When she set off, Jackie was shy and socially anxious -- terrified by what she was about to do. Four thousand miles later, she had been forced out of her shell and fallen in love with risk taking. It was a transformation that would shape the course of her next few years, emboldening her to go places and achieve things she never would have dreamed of in the past. Suddenly, the world was full of possibilities.
But what happens when that newfound confidence gets shattered -- when you realize you might not be invincible?
On this episode, Jackie shares her story.
Rank #6: Meet the Ambassadors
Post-partum depression. Anxiety over gender identity. Anorexia. Struggles with weight. A cancer diagnosis during pregnancy.
The first cohort of Out There ambassadors have very real challenges to talk about, despite some of the gorgeous photos they’re posting on social media.
Our ambassadors are listeners who are volunteering their time to help spark discussions amongst the Out There community, and introduce the show to new listeners. Today, we let each of them tell you a little about themselves. They talk about their hopes, their dreams, their struggles — all the very real things they’re dealing with as they navigate this crazy world we live in.
Their stories are raw and vulnerable and sad and beautiful, and — fair warning — you’ll likely be in tears by the end of the episode.
Rank #7: Life in Antarctica
Antarctica is dotted with a series of lakes buried deep beneath the ice. Several years ago, scientists set out to discover whether those subglacial lakes contain life. Team member Trista Vick-Majors joins us to offer a rare behind-the-scenes glimpse at what it’s like to work in one of the most extreme places on the planet – a place so remote and unforgiving that failure seems imminent every step of the way.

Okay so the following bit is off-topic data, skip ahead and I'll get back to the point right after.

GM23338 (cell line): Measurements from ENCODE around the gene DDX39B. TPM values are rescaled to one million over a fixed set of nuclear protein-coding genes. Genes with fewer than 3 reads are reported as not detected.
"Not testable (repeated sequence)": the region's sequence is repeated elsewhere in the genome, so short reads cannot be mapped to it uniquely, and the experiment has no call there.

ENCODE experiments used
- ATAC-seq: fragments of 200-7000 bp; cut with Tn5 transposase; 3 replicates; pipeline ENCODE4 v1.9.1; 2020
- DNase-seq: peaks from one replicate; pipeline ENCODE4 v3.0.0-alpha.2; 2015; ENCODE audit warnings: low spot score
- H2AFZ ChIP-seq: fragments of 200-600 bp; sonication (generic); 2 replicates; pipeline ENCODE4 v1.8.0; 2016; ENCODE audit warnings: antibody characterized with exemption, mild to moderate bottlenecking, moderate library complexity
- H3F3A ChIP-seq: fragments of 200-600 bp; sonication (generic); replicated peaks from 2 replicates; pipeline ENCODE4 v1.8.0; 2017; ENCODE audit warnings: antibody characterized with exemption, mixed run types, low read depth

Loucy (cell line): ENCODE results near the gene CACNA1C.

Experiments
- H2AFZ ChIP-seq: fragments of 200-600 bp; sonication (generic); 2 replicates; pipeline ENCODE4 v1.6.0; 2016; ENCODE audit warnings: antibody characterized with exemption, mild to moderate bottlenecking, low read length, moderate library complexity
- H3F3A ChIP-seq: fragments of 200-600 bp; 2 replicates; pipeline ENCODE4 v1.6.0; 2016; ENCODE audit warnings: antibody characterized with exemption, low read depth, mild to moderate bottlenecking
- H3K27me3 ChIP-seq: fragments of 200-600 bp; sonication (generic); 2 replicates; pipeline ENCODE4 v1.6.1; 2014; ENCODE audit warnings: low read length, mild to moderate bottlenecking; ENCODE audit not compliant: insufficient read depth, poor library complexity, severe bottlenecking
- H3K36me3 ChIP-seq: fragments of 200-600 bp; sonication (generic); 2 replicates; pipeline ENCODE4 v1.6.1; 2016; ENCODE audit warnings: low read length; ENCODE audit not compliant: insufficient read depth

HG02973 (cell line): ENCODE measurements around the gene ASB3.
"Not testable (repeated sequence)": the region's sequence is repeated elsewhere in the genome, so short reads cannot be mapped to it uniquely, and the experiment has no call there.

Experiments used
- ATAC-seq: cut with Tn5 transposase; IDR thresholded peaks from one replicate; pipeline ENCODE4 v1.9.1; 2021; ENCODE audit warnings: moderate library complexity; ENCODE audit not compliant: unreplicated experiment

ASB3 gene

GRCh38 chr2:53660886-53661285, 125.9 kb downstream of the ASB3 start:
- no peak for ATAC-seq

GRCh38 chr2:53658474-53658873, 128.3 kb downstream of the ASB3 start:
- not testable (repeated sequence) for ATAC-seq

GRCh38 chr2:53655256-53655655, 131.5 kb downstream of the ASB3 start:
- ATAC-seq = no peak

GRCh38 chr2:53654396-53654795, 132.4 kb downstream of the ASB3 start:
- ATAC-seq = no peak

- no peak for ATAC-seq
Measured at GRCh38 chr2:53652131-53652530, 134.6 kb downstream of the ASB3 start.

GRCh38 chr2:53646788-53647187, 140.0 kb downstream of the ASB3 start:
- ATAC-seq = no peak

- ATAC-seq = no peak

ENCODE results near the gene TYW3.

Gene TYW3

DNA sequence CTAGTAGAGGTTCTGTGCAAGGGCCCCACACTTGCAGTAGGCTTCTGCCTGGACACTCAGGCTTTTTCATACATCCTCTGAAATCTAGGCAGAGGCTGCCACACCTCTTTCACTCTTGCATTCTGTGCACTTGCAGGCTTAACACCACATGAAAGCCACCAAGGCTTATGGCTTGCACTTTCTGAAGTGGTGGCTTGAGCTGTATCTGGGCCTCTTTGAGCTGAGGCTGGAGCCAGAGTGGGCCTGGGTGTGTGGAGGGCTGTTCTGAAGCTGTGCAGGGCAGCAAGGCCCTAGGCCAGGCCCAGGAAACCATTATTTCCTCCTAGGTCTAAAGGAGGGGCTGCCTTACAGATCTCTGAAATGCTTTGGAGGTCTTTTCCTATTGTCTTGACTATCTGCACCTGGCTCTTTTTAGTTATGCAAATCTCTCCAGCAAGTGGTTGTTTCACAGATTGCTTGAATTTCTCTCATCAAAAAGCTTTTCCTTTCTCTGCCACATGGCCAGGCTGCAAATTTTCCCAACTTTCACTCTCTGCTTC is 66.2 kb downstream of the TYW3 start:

Rank #8: High on Failure
Last spring, Jordan Wirfs-Brock attempted one of the toughest trail running races in existence: a 550-miler called Infinitus. Jordan wasn't new to ultra running, but this race was more extreme than anything she'd done before. And it broke her; she failed to finish. Curiously, though, the failure didn't leave her feeling defeated. In fact, it turned out to be one of the best things that's ever happened to her. On this episode, she shares her story.
Rank #9: Should I drop everything and move into a van?
On this installment of our advice segment, we address a question about making a huge life change. A listener named Where Am I Going writes of his disillusionment with his corporate job, and shares his dreams to live a nomadic lifestyle. But taking the leap feels reckless to him — and would almost certainly mean ending his long-term relationship.
"How can I identify with confidence what is going to make me the most happy in the long term?" he asks.
Rank #10: In My Own Hands
Kaleen Torbiak has tried to kill herself many times. She grew up in a troubled family, spent years struggling with depression, and was convinced that the world would be better off without her.